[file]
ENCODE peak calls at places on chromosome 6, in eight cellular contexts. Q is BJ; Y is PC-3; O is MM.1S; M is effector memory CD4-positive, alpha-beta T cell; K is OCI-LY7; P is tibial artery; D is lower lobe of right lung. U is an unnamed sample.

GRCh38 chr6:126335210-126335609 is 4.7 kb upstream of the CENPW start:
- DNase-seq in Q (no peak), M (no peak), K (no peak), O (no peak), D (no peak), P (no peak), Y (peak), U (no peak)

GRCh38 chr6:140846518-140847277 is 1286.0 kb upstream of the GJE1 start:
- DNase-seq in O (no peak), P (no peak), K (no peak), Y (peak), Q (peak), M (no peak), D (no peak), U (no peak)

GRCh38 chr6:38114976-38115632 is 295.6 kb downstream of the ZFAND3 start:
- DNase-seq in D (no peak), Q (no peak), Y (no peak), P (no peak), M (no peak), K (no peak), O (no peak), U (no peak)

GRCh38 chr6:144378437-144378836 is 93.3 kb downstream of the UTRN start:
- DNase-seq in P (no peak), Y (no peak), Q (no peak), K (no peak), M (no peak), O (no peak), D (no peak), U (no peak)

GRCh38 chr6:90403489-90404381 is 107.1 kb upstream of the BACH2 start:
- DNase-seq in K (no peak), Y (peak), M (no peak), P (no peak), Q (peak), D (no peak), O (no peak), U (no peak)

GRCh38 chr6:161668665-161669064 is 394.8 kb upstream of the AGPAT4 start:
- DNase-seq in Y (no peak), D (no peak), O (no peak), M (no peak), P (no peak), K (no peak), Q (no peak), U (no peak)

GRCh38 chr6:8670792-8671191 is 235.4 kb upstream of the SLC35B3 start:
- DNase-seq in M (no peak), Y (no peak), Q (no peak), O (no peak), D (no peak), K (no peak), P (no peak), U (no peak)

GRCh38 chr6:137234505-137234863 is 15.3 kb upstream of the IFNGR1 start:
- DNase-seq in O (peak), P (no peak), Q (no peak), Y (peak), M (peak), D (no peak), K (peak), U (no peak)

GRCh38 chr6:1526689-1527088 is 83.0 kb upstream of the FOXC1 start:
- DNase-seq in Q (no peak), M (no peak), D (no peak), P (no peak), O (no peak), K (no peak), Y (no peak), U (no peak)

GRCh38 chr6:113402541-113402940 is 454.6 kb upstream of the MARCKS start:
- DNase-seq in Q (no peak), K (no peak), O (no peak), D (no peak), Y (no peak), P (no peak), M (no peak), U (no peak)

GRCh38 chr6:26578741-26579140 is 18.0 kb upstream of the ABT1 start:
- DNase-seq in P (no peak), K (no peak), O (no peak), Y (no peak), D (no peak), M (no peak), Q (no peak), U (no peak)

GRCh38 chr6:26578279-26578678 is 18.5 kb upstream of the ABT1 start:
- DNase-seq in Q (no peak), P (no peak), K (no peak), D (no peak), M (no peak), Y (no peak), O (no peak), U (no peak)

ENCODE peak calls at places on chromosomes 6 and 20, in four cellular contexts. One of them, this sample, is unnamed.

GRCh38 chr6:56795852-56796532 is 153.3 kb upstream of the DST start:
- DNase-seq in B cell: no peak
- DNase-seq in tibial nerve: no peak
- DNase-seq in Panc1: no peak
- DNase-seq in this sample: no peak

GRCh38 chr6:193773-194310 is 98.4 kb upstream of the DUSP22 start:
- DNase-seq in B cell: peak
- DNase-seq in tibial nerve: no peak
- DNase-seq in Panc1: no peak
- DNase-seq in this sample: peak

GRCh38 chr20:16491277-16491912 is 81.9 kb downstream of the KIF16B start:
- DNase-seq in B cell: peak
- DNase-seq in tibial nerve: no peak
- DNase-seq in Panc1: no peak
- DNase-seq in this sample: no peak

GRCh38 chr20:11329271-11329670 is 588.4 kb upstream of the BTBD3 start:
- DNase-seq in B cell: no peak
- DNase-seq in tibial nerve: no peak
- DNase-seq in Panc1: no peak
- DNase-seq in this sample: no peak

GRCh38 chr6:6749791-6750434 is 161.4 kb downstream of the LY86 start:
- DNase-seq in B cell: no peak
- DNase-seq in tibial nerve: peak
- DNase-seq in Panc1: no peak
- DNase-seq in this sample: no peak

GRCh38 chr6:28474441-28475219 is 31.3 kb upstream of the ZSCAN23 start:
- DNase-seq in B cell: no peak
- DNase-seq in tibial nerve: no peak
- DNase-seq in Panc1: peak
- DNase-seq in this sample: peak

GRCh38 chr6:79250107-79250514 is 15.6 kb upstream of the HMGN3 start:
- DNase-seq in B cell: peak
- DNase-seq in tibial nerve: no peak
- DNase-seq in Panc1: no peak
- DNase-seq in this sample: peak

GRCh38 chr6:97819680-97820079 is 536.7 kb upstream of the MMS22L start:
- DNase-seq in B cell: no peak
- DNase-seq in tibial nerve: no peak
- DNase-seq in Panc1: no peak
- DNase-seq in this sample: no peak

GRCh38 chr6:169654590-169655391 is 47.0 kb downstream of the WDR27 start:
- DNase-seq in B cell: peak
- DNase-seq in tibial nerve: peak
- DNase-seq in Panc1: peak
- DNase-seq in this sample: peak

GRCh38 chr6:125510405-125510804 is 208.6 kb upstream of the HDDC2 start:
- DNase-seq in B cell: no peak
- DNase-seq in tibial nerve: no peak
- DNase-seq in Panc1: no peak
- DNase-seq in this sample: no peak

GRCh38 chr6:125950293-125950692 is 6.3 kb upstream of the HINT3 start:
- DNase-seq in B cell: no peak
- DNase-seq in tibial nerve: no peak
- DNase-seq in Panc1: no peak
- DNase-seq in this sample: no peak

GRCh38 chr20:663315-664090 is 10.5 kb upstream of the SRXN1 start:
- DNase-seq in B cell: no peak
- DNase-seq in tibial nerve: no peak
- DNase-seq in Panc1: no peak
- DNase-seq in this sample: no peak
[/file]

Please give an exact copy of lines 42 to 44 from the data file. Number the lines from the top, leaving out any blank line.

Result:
GRCh38 chr20:11329271-11329670 is 588.4 kb upstream of the BTBD3 start:
- DNase-seq in B cell: no peak
- DNase-seq in tibial nerve: no peak